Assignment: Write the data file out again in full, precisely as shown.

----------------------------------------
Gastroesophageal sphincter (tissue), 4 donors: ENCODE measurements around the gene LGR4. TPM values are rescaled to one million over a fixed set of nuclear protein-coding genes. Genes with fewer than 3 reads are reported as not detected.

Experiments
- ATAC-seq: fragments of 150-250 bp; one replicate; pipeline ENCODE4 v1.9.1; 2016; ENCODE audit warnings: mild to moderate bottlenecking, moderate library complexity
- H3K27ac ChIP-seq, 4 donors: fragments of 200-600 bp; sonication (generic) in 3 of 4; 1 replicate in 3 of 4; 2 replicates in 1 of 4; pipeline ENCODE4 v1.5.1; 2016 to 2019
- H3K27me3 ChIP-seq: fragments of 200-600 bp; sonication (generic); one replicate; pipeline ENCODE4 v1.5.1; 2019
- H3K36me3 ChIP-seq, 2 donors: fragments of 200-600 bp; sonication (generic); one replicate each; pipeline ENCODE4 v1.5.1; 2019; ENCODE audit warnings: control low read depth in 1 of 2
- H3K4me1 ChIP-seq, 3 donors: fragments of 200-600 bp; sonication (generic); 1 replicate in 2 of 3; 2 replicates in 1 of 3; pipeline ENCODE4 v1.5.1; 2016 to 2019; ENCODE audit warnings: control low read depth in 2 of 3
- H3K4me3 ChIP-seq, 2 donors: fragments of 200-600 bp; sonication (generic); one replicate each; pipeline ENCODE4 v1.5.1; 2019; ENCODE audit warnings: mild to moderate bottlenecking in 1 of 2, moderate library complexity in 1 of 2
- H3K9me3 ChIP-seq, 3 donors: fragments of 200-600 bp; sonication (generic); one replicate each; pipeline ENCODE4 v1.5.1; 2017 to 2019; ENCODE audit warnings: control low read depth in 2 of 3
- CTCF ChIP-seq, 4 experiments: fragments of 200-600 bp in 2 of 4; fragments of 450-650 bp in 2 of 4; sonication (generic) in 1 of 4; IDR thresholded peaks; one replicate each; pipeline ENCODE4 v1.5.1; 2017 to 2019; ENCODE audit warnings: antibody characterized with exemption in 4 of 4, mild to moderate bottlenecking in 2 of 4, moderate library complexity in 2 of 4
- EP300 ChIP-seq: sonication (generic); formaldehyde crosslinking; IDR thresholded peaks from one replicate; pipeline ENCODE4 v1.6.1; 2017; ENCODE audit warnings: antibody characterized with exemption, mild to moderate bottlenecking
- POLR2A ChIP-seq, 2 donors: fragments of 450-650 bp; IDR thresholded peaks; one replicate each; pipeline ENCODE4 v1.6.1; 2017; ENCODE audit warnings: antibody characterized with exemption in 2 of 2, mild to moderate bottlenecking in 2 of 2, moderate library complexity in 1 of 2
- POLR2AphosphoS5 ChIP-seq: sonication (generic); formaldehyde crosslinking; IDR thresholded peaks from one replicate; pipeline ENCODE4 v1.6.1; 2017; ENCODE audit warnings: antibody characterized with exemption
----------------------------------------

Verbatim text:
Gastroesophageal sphincter (tissue), 4 donors: ENCODE measurements around the gene LGR4. TPM values are rescaled to one million over a fixed set of nuclear protein-coding genes. Genes with fewer than 3 reads are reported as not detected.

Experiments
- ATAC-seq: fragments of 150-250 bp; one replicate; pipeline ENCODE4 v1.9.1; 2016; ENCODE audit warnings: mild to moderate bottlenecking, moderate library complexity
- H3K27ac ChIP-seq, 4 donors: fragments of 200-600 bp; sonication (generic) in 3 of 4; 1 replicate in 3 of 4; 2 replicates in 1 of 4; pipeline ENCODE4 v1.5.1; 2016 to 2019
- H3K27me3 ChIP-seq: fragments of 200-600 bp; sonication (generic); one replicate; pipeline ENCODE4 v1.5.1; 2019
- H3K36me3 ChIP-seq, 2 donors: fragments of 200-600 bp; sonication (generic); one replicate each; pipeline ENCODE4 v1.5.1; 2019; ENCODE audit warnings: control low read depth in 1 of 2
- H3K4me1 ChIP-seq, 3 donors: fragments of 200-600 bp; sonication (generic); 1 replicate in 2 of 3; 2 replicates in 1 of 3; pipeline ENCODE4 v1.5.1; 2016 to 2019; ENCODE audit warnings: control low read depth in 2 of 3
- H3K4me3 ChIP-seq, 2 donors: fragments of 200-600 bp; sonication (generic); one replicate each; pipeline ENCODE4 v1.5.1; 2019; ENCODE audit warnings: mild to moderate bottlenecking in 1 of 2, moderate library complexity in 1 of 2
- H3K9me3 ChIP-seq, 3 donors: fragments of 200-600 bp; sonication (generic); one replicate each; pipeline ENCODE4 v1.5.1; 2017 to 2019; ENCODE audit warnings: control low read depth in 2 of 3
- CTCF ChIP-seq, 4 experiments: fragments of 200-600 bp in 2 of 4; fragments of 450-650 bp in 2 of 4; sonication (generic) in 1 of 4; IDR thresholded peaks; one replicate each; pipeline ENCODE4 v1.5.1; 2017 to 2019; ENCODE audit warnings: antibody characterized with exemption in 4 of 4, mild to moderate bottlenecking in 2 of 4, moderate library complexity in 2 of 4
- EP300 ChIP-seq: sonication (generic); formaldehyde crosslinking; IDR thresholded peaks from one replicate; pipeline ENCODE4 v1.6.1; 2017; ENCODE audit warnings: antibody characterized with exemption, mild to moderate bottlenecking
- POLR2A ChIP-seq, 2 donors: fragments of 450-650 bp; IDR thresholded peaks; one replicate each; pipeline ENCODE4 v1.6.1; 2017; ENCODE audit warnings: antibody characterized with exemption in 2 of 2, mild to moderate bottlenecking in 2 of 2, moderate library complexity in 1 of 2
- POLR2AphosphoS5 ChIP-seq: sonication (generic); formaldehyde crosslinking; IDR thresholded peaks from one replicate; pipeline ENCODE4 v1.6.1; 2017; ENCODE audit warnings: antibody characterized with exemption